Ethics Approval
All original research reports involving human participants must include a statement that the authors received approval or a waiver from a properly constituted ethics committee. In the cover letter of your manuscript, provide the name of the institutional review board (IRB), or other similar body that approved the study. Please also provide a statement about deidentification of data as applicable. Authors may also include a statement that the study complies with the Declaration of Helsinki.

If substantial doubts arise about the honesty or integrity of work, either submitted or published, it is the editor’s responsibility to ensure that the question is appropriately pursued, usually by the authors’ sponsoring institution. However, it is not ordinarily the task of editors to conduct a full investigation or to make a determination; that responsibility lies with the institution where the work was done or with the funding agency. The Editor-in-Chief should be promptly informed of the final decision, and if a fraudulent paper has been published, the journal must print a retraction. If this method of investigation does not result in a satisfactory conclusion, the editor may choose to conduct his or her own investigation. As an alternative to retraction, the editor may choose to publish an expression of concern about aspects of the conduct or integrity of the work.

The retraction or expression of concern, so labeled, should appear on a numbered page in a prominent section of the print journal as well as in the online version, be listed in the contents page, and include in its heading the title of the original article. It should not simply be a letter to the editor. Ideally, the first author should be the same in the retraction as in the article, although under certain circumstances the editor may accept retractions by other responsible persons. The text of the retraction should explain why the article is being retracted and include a full original citation reference to it.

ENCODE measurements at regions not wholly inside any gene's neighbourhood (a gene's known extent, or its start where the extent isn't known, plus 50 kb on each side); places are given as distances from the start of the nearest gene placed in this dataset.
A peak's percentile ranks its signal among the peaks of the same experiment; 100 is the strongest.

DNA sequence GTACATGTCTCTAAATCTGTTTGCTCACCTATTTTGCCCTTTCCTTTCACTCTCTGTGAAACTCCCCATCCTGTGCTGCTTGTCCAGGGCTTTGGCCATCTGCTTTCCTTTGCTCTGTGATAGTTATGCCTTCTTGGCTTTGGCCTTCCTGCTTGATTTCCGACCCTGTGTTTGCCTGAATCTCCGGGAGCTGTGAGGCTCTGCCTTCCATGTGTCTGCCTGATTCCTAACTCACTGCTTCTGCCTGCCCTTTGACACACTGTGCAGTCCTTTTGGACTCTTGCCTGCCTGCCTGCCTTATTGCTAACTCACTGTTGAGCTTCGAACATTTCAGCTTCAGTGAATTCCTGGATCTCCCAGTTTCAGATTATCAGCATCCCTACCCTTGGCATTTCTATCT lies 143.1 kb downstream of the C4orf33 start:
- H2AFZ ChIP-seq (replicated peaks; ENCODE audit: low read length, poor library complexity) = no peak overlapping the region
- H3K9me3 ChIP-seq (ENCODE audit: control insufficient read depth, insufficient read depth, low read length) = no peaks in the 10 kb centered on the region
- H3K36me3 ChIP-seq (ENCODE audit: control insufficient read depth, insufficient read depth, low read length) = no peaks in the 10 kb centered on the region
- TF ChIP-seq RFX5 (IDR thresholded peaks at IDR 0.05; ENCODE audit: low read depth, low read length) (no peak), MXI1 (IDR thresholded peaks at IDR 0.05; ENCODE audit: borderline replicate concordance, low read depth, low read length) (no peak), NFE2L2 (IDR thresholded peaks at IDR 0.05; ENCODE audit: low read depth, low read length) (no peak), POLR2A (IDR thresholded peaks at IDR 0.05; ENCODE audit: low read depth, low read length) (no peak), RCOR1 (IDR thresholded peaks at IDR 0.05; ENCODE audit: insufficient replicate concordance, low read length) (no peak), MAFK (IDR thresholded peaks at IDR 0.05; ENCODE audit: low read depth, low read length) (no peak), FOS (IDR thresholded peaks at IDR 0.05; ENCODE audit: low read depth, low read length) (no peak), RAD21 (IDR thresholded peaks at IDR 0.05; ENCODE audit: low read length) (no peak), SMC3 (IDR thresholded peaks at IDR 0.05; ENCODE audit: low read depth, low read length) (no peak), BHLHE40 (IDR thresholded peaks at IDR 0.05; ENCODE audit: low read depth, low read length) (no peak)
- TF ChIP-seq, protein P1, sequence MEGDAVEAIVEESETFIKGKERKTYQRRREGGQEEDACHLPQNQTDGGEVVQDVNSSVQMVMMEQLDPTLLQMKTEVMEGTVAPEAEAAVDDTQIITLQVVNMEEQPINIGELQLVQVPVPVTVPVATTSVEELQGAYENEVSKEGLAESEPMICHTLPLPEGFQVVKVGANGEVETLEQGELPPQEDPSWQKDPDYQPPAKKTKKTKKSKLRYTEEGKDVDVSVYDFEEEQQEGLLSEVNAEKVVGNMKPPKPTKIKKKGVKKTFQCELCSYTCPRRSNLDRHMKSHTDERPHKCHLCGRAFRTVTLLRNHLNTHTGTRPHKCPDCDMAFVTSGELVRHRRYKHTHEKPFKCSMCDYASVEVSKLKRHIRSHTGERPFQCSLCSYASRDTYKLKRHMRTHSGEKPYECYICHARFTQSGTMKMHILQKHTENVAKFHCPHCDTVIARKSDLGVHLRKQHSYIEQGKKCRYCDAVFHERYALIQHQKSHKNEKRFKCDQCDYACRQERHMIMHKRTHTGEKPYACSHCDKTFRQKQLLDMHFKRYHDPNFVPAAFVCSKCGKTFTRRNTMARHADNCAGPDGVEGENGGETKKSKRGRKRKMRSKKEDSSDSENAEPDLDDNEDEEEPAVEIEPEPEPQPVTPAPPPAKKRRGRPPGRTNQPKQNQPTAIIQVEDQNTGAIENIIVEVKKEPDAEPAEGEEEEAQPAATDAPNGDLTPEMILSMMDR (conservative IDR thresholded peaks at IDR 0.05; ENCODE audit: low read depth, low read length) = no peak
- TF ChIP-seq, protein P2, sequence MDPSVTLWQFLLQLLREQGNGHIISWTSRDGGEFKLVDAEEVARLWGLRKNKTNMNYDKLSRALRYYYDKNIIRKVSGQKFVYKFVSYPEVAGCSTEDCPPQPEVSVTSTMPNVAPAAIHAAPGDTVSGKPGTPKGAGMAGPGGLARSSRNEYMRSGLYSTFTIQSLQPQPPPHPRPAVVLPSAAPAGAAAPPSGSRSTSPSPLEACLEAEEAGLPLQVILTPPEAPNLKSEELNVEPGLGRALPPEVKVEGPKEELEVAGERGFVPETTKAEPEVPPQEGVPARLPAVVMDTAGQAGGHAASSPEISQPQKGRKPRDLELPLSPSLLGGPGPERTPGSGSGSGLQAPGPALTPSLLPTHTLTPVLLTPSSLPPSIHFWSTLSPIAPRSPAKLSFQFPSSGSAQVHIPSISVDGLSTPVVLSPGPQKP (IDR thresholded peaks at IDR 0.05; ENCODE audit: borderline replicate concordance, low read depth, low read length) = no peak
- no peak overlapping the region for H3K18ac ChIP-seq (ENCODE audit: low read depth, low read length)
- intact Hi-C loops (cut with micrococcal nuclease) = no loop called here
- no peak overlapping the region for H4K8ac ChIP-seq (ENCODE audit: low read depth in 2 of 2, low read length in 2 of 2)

The validity of previous work by the author of a fraudulent paper cannot be assumed. An editor may ask the author’s institution to assure them of the validity of earlier work published in their journals or to retract it. If this is not done, editors may choose to publish an announcement expressing concern that the validity of previously published work is uncertain.

Self-plagiarism occurs when a writer republishes a work in its entirety or reuses portions of a previously written text while authoring a new work. Whereas plagiarism refers to the practice of claiming credit for the words, ideas, and concepts of others, self-plagiarism refers to the practice of presenting one’s own previously published work as though it were new. In some instances, the re-use of identical text is unavoidable, as in the descriptions used in the methods section of an article. JCEWM utilizes a software during the submission process to identify instances of text overlap between submitted articles and those in the published literature. Any article that returns a rate of overlap of more than 25% will be investigated further per the COPE Text Recycling Guidelines (https://publicationethics.org/text-recycling-guidelines). JCEWM retains the right to reject any submission that shows clear evidence of self-plagiarism and/or attempted duplicate publication.